Latest Cartilage Stories
Amazing advancements in the technology of 3D printing have been made at Scripps Clinic in La Jolla. Dr. Darryl D'Lima along with his colleagues report they have discovered a process to “bioprint” cartilage tissue.
ST. LOUIS, Feb.
ST. LOUIS, Jan.
A Duke research team has developed a better recipe for synthetic replacement cartilage in joints.
Researchers at the Bellvitge Institute of Biomedical Research (IDIBELL) led by Cristina Costa from the New Therapies on Genes and Transplantation group have shown that inhibition of one of the basic components of the complement system protects chondrocytes (cartilage cells) from porcine rejection of xenotransplantation (transplantation between animals of different species).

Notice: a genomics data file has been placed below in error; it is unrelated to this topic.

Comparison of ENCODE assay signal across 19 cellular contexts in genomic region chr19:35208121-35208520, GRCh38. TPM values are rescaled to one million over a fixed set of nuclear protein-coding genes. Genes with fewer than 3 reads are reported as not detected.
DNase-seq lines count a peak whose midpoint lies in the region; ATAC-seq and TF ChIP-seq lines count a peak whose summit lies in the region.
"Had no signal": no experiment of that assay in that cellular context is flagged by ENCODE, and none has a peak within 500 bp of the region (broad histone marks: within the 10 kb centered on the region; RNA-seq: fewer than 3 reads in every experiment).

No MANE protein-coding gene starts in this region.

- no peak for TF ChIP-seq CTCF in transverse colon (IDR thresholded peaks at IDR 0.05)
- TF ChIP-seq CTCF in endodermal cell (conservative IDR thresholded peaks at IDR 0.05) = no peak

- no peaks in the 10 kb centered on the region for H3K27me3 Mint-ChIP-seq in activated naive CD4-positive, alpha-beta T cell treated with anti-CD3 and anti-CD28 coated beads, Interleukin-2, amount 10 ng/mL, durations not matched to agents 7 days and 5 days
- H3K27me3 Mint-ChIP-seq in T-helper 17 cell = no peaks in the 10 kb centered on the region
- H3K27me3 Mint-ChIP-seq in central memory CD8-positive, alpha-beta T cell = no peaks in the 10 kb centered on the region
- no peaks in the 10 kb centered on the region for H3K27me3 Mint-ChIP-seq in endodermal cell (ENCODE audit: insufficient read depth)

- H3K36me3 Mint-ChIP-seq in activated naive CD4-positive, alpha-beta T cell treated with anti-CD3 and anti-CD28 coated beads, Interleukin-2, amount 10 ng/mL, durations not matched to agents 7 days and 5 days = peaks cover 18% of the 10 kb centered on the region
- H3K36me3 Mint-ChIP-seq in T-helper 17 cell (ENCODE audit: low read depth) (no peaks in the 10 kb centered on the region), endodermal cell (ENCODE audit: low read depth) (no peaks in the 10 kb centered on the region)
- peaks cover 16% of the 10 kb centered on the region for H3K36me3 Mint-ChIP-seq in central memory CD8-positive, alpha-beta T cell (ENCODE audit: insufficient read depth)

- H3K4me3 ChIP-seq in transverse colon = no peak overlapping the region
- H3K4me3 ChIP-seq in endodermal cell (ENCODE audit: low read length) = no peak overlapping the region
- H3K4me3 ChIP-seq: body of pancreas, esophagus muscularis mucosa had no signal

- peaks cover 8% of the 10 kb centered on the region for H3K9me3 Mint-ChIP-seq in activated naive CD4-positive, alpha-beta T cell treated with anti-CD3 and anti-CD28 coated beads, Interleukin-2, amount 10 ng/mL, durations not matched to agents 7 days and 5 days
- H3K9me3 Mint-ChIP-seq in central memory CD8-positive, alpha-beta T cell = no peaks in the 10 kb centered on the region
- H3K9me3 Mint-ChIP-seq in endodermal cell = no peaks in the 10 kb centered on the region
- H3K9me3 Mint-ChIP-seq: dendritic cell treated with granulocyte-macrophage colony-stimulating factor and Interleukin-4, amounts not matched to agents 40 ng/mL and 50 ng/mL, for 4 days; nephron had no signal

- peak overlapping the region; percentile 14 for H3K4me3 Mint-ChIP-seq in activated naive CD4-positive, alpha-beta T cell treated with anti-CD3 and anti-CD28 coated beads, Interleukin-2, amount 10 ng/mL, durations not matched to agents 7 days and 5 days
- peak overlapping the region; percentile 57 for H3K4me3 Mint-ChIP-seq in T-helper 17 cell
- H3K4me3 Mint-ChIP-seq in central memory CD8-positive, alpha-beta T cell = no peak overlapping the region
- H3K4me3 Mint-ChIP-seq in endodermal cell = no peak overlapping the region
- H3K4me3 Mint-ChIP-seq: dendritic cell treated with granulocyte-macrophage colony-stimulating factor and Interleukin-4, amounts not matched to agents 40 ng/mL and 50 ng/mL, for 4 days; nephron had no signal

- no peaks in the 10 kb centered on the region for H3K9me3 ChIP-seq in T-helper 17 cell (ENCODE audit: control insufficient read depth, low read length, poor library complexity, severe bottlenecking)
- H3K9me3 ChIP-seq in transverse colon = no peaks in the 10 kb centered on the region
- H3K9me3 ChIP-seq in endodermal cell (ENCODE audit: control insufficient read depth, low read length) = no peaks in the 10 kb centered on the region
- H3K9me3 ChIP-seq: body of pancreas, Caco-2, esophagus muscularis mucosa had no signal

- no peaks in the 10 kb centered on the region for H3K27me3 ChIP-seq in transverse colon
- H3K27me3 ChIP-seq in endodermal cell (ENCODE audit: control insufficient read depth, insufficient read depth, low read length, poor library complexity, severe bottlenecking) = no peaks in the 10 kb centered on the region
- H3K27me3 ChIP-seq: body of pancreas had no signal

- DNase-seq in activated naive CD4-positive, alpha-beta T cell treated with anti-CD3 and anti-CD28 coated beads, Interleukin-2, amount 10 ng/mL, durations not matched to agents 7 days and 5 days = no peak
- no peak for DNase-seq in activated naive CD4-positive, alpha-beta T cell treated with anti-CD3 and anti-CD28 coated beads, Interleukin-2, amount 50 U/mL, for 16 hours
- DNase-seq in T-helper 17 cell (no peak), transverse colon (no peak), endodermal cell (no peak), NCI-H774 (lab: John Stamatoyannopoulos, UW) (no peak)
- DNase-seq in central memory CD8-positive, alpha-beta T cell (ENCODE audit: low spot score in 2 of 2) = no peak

Most people think that their planners or their iPhones keep them organized, when proteins such as liver kinase b1 (Lkb1) actually have a lot more to do with it.
A research team led by Professor Noriyuki Tsumaki of the Center for iPS Cell Research and Application (CiRA) at Kyoto University and Dr. Hidetatsu Ohtani, a former CiRA member who now works as a post doctoral fellow at Osaka University Graduate School of Medicine, has succeeded in directly converting human dermal fibroblasts into induced chondrogenic cells (iChon cells) without passing through an iPS cell stage in a process known as direct reprogramming.
- A person in a secondary role, specifically the second most important character (after the protagonist).